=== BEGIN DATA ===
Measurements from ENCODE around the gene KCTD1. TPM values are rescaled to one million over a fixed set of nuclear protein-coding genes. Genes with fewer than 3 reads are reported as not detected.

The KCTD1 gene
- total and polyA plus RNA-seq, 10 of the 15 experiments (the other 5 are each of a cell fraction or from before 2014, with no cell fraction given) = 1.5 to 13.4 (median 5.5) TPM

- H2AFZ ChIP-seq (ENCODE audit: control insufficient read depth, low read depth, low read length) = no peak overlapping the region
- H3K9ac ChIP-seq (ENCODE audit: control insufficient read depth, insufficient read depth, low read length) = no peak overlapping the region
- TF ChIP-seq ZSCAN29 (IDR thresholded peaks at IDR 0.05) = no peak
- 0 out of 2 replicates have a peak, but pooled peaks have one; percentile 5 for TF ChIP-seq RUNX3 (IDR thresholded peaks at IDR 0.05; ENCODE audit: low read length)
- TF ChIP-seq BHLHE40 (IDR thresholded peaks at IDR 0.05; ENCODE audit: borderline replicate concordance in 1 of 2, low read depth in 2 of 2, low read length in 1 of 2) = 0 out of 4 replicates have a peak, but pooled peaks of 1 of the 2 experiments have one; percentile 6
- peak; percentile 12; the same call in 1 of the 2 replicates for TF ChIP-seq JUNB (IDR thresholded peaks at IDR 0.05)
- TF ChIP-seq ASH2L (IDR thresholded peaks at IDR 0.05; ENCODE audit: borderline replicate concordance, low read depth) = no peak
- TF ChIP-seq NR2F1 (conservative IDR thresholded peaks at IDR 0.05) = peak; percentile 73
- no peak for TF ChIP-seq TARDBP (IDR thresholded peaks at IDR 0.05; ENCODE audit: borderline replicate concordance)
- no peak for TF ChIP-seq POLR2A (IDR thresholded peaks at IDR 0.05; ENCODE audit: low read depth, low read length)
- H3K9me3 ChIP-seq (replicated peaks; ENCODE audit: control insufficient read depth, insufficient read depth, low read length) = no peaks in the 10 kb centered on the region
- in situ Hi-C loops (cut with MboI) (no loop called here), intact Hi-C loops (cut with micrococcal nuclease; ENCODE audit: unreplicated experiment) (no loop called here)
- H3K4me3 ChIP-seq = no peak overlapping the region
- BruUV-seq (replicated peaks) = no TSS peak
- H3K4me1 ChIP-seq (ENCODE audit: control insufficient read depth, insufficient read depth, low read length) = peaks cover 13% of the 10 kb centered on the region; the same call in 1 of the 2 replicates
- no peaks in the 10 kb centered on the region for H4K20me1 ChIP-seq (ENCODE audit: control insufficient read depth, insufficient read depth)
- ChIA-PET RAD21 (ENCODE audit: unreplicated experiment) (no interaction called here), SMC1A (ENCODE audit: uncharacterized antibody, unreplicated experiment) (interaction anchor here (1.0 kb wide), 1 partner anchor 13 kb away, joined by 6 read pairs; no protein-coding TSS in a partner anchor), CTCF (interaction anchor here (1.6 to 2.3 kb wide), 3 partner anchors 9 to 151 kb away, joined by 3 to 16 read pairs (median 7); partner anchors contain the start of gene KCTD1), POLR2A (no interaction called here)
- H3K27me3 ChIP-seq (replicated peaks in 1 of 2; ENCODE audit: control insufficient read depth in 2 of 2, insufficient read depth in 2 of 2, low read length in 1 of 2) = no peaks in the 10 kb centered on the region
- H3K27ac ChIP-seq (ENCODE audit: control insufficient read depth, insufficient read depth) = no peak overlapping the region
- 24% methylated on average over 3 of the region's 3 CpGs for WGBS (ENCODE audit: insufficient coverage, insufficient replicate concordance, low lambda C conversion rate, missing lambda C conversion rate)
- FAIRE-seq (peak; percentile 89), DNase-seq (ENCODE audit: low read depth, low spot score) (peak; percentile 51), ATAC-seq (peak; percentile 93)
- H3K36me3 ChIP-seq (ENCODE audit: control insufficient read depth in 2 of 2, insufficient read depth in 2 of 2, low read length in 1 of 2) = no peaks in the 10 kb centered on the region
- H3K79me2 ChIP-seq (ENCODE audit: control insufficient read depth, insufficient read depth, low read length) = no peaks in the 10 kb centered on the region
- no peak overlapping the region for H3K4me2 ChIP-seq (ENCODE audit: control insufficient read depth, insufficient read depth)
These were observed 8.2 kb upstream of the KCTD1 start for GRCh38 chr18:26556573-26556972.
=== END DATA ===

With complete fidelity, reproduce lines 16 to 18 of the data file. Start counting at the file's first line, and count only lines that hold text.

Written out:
- H3K4me3 ChIP-seq = no peak overlapping the region
- BruUV-seq (replicated peaks) = no TSS peak
- H3K4me1 ChIP-seq (ENCODE audit: control insufficient read depth, insufficient read depth, low read length) = peaks cover 13% of the 10 kb centered on the region; the same call in 1 of the 2 replicates